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To go BIG or not?
The cure for SA’s ills should not be worse than the disease
with Daan Steenkamp and Hylton Hollander. Appeared in Business Day at https://www.businesslive.co.za/bd/opinion/2023-01-30-daan-steenkamp-hylton-hollander-and-roy-havemann-to-go-big-or-not/
SA stands out globally for its high rate of unemployment, which is currently well over 40% (when discouraged workers are included). In recognition of the need to mitigate poverty and the extent of inequality, our fiscal system is already highly redistributive.
Government spends over 10% of its budget on grants — a similar proportion as healthcare expenditure. This makes SA one of the emerging markets that spends the most on social assistance. Almost 30-million people, about 50% of our population, receive a grant of some form. This is up from about 7% in 1996.
Yet there have recently been calls on government to extend these grants further or to institute a basic income grant (BIG). What advocates of a BIG underplay is just how stretched our public finances are, and how much pressure further extensions of transfers would place on other government spending. Since 2009 government has consistently spent more than it earns, leading to our debt to GDP ratio doubling to over 70%. As a result, government spends almost 15% of its consolidated budget on servicing its debt, crowding out other forms of spending.
SA also has a small tax base. Of the 5.5-million taxpayers above the tax-free threshold, more than 1-million are government employees. While it is common for the wealthy to pay a large share of the total collected in many countries, SA has an unusually small absolute number of such taxpayers. The latest available data shows that the roughly 200,000 taxpayers who earn over R1m per year pay about 45% of the total personal income tax take, with almost 40,000 of them working for government.
This means that as a share of the total population we have far lower numbers of taxpayers than most G20 economies. A rough comparison puts our proportion at about 9%, compared with about 13% in Brazil, 18% in Turkey and between 40% and 70% in leading advanced economies. And we have relatively high tax rates compared with most emerging market and upper middle-income economies. It is hard to compare tax regimes across countries, but a good example is that our top marginal personal tax rate (at 45%) is comparable to those in relatively high tax countries such as Australia, France, Germany, or the UK.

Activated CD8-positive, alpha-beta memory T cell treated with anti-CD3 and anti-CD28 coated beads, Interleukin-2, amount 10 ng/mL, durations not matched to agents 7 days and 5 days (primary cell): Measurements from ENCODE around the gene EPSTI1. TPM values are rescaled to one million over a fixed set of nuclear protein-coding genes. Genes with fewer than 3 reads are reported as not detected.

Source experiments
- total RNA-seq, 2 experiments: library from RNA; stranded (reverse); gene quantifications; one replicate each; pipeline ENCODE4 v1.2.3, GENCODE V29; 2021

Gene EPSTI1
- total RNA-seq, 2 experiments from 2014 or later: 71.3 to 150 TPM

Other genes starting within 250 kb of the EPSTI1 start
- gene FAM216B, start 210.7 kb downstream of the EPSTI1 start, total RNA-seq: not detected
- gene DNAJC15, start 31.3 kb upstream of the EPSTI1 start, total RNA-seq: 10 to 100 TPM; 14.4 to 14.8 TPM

Those who argue that a BIG is affordable in SA do not consider the dynamic and long-term impacts that funding such grants through higher taxes and debt would have. In a recent paper we use a model developed for the National Treasury that allows a comparison of the trade-offs of different social relief interventions. We show that the fiscus is already severely stretched and that a BIG would threaten fiscal sustainability. This is because larger grants to more recipients would be very expensive.
For example, a grant at about the lower bound poverty line (about R900 a month) for 33-million people would cost more than R300bn to implement. This, the model suggests, would increase debt by more than 40 percentage points of GDP, requiring higher VAT of three percentage points and personal income tax to essentially double. Even just converting the current R350 social relief of distress grant into a permanent grant would require higher public debt and tax increases to cover the R50bn or so required (almost 1% of GDP) per year that this would cost.
While it would help poor households in the short term, our model predicts that there would be some job losses from the contractionary impact on investment and growth that higher debt and higher taxes would have. Our modelling shows that funding additional transfers without resorting to large tax increases and much higher debt requires higher economic growth.
The debate about whether to implement a BIG has drawn attention away from one about what our society needs to do to create sustained welfare improvements. We should be debating what can be done to create jobs and generate the resources with which to sustainably expand the social safety net. The most important right now is economic reform, starting with energy market reform to unleash private sector participation in electricity.
We argue in our paper that addressing the triple challenge of poverty, inequality, and unemployment “is critical for the future of the country, but an unfunded expansion of the social transfer system could lead to even worse economic outcomes — the medicine should not be worse than the disease.” The recent financial market turbulence after the announcement of unfunded expansionary fiscal policy in the UK demonstrates the danger of trying to pursue unsustainable economic policies.